I’m guessing red beans & rice is kind of a southern food. I know it’s a cajun-style food so I suppose it has traveled up a bit to us “northern” South states. 😉 And I know beans & rice in general is a common food in South America. So again, it makes sense that it would slowly travel up this way. It’s simple, but filling. 🙂

      I think you should write a book as well! Not only do you have the expat thing going for you, but also the big family thing. Plus you’re a good writer! I’d read your book!

  16. I love red beans! Never paired them with rice though, gotta try that some time.

  17. Your Mom should definitely write a book! So interesting to hear about those everyday life moments and challenges living in a completely different place. I love your connection to this recipe, and it looks really good! Weird question; did you have a similar recipe in your archives? Because I think I made something like it once, and I thought it was one of your recipes. If yes, I liked it!

  18. We have been obsessed with red rice and beans ever since our cruise!!! SO good!!!!

  19. Yup, this looks good! I love a good plate of rice and beans so can’t wait to try this recipe!

  20. your mom should definitely write a book! i love beans and rice so i should definitely try this. i love what she said about america being a hodgepodge of around the world, i think that australia is the same. people ask me sometimes about australian food and there is no straight answer i can give them.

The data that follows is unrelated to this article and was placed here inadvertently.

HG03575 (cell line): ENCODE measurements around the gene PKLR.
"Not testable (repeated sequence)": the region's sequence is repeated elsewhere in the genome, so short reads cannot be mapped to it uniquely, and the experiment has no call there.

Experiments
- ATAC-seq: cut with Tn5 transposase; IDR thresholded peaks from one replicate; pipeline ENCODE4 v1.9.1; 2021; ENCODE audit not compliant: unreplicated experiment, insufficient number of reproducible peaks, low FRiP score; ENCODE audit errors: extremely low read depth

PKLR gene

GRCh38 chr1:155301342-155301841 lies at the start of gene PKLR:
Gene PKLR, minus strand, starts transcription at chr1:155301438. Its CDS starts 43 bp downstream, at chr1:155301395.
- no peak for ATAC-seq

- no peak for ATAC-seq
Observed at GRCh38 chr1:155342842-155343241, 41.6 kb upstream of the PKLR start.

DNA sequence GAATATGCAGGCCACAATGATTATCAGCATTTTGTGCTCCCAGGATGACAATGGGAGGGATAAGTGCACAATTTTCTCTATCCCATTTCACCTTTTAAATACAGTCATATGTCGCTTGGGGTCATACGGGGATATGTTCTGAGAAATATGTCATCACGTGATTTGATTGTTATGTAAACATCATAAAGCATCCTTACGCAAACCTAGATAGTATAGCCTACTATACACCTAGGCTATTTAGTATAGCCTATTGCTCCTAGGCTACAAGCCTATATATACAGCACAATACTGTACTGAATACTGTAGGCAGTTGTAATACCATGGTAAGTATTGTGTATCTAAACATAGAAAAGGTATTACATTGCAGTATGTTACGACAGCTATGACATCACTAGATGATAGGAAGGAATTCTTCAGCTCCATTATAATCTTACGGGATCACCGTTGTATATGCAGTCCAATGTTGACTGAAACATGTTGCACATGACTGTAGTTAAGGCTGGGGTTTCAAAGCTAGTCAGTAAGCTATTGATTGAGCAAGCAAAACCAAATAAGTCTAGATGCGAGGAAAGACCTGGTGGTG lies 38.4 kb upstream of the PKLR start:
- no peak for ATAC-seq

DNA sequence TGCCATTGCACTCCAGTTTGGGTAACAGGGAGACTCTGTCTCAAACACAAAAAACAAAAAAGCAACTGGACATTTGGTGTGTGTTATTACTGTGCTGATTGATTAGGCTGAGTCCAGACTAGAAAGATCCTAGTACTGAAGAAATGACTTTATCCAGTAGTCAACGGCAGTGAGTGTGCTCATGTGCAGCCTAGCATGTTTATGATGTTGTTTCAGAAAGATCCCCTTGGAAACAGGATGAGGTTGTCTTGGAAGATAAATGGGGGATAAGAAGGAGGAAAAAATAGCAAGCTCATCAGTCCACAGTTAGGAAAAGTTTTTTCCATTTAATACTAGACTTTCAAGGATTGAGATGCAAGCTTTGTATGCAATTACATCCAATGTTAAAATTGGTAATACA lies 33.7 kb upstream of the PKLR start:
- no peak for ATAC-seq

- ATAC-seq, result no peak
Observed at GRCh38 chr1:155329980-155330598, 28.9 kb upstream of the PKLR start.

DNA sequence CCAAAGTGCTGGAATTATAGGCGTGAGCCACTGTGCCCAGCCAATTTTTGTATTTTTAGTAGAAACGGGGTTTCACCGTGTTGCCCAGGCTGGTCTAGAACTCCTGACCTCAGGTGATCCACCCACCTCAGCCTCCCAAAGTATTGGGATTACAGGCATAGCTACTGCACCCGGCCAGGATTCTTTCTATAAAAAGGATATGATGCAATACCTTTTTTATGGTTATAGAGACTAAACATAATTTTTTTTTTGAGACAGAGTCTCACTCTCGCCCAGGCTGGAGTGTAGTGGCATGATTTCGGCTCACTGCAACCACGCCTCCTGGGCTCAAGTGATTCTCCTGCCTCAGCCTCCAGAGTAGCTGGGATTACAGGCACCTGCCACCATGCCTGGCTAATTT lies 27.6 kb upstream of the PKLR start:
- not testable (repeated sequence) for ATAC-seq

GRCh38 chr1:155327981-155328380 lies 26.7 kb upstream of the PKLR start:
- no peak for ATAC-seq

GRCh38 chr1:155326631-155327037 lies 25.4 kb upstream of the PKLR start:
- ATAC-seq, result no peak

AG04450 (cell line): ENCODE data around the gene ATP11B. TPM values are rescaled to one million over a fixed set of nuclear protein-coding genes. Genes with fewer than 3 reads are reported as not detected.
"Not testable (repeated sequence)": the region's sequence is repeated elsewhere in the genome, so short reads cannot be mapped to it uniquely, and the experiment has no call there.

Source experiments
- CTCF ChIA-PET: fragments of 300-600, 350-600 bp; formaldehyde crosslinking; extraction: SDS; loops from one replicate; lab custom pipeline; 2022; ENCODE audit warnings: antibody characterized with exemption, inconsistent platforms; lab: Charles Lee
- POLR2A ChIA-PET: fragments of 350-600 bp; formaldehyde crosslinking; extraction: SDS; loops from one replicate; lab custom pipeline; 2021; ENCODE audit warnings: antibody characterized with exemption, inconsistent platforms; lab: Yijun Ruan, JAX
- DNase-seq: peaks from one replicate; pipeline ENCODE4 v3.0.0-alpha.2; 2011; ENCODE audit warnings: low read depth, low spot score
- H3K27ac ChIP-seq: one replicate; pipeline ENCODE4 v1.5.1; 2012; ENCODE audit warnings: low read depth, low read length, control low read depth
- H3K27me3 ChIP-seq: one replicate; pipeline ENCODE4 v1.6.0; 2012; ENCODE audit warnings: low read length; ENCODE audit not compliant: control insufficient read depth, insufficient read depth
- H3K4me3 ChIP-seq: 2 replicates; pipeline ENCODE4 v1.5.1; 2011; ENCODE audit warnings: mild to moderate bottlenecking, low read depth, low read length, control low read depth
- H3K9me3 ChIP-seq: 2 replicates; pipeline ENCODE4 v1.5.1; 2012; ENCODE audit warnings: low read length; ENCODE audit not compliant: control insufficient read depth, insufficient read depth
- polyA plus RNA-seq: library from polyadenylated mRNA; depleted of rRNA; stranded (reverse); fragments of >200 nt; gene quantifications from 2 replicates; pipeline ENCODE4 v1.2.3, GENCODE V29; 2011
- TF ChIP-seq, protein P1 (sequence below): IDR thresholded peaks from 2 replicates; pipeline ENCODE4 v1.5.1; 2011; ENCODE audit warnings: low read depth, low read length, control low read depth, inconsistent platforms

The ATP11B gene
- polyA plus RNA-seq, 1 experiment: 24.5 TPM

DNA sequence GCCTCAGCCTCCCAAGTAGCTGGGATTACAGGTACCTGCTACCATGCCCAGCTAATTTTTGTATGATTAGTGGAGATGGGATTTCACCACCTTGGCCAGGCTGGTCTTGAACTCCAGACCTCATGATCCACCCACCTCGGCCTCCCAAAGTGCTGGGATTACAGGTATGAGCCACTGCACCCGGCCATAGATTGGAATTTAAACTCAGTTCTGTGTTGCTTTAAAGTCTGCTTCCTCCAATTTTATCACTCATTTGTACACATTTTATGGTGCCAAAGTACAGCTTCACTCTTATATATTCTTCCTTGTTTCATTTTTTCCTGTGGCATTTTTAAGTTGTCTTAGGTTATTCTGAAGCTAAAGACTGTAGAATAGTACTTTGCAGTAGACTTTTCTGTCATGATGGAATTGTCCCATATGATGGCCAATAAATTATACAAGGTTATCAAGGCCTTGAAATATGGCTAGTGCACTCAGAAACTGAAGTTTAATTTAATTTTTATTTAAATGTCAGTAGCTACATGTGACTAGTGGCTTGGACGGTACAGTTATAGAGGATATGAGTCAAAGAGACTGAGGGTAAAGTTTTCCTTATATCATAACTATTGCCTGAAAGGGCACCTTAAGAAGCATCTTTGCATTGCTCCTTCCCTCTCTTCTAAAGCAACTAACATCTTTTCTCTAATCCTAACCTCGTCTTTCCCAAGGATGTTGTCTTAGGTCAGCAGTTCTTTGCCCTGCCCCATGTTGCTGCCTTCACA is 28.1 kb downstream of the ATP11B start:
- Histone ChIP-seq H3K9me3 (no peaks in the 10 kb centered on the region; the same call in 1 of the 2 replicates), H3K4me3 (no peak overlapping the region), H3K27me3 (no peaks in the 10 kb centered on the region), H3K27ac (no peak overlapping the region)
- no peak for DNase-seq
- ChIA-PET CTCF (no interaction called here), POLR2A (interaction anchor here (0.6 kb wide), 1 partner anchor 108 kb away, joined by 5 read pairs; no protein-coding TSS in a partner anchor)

21. I would be interested to read your mom’s book about China! She could even market a cookbook for expats living in China, I bet. When I lived in China, I used to follow a blogger who posted recipes for using the rice cooker in unusual ways (like she figured out a way to make bread with it, and even cake!). I never tried it because I am LAZY when it comes to the kitchen, and a very tiny “bakery” opened near my apartment. I remember buying a loaf of some raisin nut bread from them and being really surprised when I realized that pieces of the nut’s shell had also made it’s way into the bread dough–*CHOKE*!

    • She actually did make a cookbook for other teachers we knew living in China! She passes them out to people before they go. She should make it way more official and wide-spread, though. Her recipes are awesome. Not to mention her stories!

      Yikes! The piece of nut shell sounds kind of scary. Glad you didn’t break a tooth! I always hear about people making all kinds of things in their rice cookers and that sounds super cool… but then I just go about making things the way I always have instead, haha!

  22. Yes, your mom should totally write a book on your life in China! Or… you should do a blog series on it featuring your mom and her take on it!!

    Red beans and rice sound so good, especially with kielbasa!